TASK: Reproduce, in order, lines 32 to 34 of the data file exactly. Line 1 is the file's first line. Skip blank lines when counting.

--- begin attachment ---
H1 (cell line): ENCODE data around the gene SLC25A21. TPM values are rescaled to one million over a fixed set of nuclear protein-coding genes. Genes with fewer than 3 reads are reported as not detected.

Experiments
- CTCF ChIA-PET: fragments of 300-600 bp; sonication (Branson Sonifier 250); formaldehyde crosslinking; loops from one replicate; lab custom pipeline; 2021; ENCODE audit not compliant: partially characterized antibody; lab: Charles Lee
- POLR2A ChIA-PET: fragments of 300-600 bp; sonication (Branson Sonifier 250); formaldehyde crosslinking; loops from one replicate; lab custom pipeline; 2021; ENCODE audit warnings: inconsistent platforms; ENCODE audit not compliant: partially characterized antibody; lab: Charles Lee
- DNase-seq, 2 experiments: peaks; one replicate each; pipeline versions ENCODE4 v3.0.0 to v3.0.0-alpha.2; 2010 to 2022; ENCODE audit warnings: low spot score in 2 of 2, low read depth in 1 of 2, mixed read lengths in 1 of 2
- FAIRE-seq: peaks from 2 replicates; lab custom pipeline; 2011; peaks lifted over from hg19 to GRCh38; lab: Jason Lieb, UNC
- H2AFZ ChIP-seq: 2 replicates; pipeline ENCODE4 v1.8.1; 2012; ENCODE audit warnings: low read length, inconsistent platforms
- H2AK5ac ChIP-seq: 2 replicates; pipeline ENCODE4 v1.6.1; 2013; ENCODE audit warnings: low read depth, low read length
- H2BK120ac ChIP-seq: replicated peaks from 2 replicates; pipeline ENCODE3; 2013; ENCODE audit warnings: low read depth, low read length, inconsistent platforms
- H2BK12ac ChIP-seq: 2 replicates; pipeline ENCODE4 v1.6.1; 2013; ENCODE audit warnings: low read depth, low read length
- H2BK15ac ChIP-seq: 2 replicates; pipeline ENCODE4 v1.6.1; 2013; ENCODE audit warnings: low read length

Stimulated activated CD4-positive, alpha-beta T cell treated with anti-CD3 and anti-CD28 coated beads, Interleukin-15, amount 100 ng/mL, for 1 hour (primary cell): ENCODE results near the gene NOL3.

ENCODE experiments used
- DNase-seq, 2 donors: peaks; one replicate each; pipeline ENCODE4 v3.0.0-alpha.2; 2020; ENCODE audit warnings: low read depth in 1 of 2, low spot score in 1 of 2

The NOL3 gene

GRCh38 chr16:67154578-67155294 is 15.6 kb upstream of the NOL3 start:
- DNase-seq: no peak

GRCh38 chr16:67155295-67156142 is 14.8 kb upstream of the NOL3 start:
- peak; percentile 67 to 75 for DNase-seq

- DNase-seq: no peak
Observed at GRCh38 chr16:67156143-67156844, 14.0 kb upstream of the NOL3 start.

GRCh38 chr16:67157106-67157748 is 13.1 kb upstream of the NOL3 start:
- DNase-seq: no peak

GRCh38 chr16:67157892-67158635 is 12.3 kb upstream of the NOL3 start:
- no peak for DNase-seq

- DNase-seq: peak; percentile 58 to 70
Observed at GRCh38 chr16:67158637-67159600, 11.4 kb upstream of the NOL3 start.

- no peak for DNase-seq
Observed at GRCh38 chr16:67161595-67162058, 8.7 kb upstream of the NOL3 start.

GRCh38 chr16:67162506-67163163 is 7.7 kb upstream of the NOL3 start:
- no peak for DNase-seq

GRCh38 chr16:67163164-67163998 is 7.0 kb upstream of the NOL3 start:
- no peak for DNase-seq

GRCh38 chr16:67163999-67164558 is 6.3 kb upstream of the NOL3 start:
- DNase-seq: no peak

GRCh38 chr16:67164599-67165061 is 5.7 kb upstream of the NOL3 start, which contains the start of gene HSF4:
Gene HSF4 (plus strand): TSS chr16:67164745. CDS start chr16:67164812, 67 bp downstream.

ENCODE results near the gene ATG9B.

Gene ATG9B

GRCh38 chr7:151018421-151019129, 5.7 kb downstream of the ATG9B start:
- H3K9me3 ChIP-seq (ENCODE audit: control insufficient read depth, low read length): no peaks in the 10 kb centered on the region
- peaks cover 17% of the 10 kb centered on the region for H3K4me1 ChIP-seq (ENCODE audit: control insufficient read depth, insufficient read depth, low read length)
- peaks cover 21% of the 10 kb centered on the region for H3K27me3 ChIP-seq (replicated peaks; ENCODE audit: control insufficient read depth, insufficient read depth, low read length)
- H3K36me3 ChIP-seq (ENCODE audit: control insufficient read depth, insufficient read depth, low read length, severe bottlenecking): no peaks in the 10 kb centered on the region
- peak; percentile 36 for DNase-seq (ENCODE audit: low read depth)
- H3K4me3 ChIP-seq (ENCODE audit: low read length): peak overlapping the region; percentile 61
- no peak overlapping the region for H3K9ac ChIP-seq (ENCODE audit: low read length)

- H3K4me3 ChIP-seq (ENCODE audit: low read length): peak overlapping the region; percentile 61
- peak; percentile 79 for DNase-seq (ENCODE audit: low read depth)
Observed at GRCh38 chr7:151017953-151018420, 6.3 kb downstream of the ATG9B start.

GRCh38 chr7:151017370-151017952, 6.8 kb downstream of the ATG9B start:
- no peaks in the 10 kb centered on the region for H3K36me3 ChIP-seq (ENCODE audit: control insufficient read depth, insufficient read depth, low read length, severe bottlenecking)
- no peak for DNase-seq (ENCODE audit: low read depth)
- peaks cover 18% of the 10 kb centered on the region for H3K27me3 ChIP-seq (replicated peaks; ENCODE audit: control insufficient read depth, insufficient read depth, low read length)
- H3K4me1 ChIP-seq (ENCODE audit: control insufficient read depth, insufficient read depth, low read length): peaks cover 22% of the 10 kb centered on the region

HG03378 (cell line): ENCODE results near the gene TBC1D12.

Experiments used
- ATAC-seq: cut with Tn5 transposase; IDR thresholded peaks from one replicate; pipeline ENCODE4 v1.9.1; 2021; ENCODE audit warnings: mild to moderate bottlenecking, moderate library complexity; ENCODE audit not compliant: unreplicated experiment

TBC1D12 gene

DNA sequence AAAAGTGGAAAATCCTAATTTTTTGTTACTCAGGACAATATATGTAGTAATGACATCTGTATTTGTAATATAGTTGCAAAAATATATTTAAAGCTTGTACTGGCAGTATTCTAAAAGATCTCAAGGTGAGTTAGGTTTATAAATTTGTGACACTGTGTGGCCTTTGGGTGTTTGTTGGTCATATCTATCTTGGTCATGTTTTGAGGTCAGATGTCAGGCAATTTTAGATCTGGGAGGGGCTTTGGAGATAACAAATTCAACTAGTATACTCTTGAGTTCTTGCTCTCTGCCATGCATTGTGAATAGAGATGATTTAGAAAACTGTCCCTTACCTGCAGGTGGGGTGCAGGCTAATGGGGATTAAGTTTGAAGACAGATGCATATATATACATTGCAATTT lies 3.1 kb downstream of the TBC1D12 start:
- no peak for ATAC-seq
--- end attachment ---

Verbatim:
GRCh38 chr16:67163164-67163998 is 7.0 kb upstream of the NOL3 start:
- no peak for DNase-seq

GRCh38 chr16:67163999-67164558 is 6.3 kb upstream of the NOL3 start: